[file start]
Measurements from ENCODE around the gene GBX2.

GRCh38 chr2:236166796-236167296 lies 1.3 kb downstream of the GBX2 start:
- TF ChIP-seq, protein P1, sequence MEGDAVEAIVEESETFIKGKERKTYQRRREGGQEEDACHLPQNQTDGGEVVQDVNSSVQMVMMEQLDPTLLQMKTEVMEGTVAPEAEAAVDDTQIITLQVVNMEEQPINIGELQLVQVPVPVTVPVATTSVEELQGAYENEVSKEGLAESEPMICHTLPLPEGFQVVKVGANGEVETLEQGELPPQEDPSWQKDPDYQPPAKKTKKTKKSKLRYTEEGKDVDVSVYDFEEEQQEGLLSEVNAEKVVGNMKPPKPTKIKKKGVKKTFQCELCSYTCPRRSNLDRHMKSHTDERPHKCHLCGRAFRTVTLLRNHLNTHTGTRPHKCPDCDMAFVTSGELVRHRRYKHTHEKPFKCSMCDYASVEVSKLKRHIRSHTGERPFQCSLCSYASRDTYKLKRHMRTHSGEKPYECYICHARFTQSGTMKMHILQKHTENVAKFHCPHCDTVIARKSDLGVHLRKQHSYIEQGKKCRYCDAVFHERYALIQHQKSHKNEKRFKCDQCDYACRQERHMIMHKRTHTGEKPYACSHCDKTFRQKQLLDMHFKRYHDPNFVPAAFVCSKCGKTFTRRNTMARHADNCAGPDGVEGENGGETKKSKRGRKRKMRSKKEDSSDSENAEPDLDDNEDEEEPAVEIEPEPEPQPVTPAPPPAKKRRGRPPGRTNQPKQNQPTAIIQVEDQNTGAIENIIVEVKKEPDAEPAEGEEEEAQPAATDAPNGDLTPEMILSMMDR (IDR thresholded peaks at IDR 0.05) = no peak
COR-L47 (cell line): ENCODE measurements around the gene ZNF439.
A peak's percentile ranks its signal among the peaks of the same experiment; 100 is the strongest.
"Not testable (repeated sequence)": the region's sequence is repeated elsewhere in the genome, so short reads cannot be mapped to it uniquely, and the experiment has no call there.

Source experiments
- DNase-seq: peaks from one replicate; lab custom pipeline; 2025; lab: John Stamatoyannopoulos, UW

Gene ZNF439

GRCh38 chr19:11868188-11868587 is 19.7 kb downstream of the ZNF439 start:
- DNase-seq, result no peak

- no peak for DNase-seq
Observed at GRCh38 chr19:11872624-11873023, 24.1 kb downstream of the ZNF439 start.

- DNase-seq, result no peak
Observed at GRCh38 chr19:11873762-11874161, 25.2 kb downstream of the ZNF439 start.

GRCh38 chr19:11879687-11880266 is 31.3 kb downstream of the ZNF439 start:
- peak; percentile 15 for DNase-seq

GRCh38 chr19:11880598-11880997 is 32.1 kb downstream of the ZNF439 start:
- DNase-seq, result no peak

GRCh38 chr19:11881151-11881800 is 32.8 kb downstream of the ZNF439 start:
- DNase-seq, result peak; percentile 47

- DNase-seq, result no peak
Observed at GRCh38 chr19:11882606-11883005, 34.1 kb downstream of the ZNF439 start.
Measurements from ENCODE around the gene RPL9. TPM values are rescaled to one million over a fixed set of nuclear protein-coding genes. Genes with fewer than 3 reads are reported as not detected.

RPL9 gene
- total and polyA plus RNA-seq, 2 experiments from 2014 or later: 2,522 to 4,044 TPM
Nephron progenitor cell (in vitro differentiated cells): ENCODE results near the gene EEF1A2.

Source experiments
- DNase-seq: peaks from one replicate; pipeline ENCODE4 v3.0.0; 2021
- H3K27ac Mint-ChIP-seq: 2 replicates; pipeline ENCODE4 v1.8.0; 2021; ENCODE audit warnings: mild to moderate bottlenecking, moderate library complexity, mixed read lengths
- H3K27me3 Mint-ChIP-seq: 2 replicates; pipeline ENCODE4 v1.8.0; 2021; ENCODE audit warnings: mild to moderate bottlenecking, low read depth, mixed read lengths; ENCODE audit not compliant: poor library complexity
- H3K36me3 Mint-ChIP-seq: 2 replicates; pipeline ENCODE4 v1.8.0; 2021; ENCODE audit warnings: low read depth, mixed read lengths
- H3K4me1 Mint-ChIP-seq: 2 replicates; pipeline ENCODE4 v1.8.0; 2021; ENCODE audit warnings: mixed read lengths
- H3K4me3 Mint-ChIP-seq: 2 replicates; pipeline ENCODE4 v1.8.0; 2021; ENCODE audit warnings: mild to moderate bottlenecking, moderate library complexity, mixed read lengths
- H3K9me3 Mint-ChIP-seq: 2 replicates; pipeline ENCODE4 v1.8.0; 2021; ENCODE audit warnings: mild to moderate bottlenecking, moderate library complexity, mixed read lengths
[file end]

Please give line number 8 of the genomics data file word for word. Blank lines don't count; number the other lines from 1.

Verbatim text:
- DNase-seq: peaks from one replicate; lab custom pipeline; 2025; lab: John Stamatoyannopoulos, UW